News From Terre Haute, Indiana

June 14, 2008

Tribune-Star editorial: A day to be grateful for community kindness

Obviously, it’s been a long, trying week for most folks in the Wabash Valley.

Today offers at least a moment for the community to reflect on its survival of the flood of 2008. That rumination may happen at a Father’s Day gathering, in a church pew or in a breakfast shop booth. Some people might be wearing clothes lent by a friend or purchased at Goodwill after floodwaters ruined their own. Others may be on Day 7 of a temporary stay in a relative’s guest room, while awaiting repairs to their soaked apartment.

Even in those predicaments, there are reasons to say, “Thank you” today.

Be thankful for acts of generosity during the past week. A dad whose Prairieton home and garage got drenched by flash flooding described such a deed. After he and his family made it out of their flooded neighborhood, they drove to a fast-food restaurant in Terre Haute. Once they’d ordered and pulled up to the drive-through window, the dad realized his wallet was back at their house. The teenage girl working the drive-through called her manager, and then gave the family their food, free.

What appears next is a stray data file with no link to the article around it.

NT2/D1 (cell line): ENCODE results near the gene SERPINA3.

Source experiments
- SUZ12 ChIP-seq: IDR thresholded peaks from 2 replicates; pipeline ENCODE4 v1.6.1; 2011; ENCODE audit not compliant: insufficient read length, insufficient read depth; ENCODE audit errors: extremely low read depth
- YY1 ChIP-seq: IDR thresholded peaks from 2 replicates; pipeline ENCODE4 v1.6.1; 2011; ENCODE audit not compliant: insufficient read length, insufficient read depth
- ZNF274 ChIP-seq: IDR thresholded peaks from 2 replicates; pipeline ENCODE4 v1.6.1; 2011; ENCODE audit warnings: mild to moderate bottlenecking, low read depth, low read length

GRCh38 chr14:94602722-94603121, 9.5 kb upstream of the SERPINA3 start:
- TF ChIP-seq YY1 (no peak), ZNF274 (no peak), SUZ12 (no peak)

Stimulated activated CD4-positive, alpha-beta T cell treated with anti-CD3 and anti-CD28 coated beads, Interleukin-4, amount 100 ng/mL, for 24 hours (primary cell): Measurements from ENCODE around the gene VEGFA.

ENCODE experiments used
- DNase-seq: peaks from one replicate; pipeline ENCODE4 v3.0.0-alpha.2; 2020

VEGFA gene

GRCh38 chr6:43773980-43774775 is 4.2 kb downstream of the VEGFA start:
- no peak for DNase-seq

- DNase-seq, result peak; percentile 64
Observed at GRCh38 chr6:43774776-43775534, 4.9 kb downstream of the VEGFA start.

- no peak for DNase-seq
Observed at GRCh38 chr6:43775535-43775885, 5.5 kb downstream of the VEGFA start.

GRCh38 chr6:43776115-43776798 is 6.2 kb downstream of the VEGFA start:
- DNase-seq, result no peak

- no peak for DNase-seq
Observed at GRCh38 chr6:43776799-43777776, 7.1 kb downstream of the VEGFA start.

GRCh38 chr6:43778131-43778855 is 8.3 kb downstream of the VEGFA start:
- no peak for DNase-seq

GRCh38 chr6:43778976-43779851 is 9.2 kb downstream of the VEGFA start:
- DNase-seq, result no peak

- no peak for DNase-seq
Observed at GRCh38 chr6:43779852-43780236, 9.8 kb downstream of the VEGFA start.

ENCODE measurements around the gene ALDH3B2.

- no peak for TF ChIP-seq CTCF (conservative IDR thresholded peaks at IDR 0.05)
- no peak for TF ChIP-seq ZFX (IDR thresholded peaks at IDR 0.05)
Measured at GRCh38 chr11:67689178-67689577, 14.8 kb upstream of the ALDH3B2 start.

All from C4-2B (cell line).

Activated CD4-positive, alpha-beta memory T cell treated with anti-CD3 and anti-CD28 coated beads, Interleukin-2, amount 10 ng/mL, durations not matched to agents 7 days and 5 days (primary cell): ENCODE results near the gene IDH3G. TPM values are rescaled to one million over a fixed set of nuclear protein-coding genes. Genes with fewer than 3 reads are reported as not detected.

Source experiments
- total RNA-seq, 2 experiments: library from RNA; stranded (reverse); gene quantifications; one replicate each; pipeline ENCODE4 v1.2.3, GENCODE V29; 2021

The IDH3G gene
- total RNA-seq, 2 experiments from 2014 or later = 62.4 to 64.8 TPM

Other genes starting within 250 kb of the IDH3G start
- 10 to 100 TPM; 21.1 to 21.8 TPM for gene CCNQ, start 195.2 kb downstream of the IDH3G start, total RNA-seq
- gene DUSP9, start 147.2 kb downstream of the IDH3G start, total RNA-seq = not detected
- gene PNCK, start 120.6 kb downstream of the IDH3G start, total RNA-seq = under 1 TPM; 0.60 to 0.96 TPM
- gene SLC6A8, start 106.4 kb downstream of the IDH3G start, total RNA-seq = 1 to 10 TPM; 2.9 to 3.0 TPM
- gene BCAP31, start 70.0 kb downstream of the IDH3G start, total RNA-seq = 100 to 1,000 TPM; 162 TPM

“That just made my day,” the dad said.

Be thankful for the sandbaggers, from the National Guardsmen to strangers from neighborhoods on the other side of Vigo County.

Be thankful for the rescuers, from municipal and volunteer fire departments to neighbors with boats, tractors and trucks.

Be thankful for the cleanup crews, both those paid to scrub flood-damaged dwellings and volunteer groups from churches, the local colleges and service organizations.

Be thankful for the utility crews who work in risky conditions to restore gas, electrical and telephone services.

Be thankful for access to car rentals, home-repair stores and motels, even if the scope of this calamity caused a frustratingly long wait.

Be thankful that through devastating property losses, no lives were lost locally in the floods.

Undoubtedly, the recovery process will be lengthy, costly and difficult. Yet, if we remember all of the community’s assets that helped us make it through the worst of this event, the obstacles to that recovery won’t seem so large.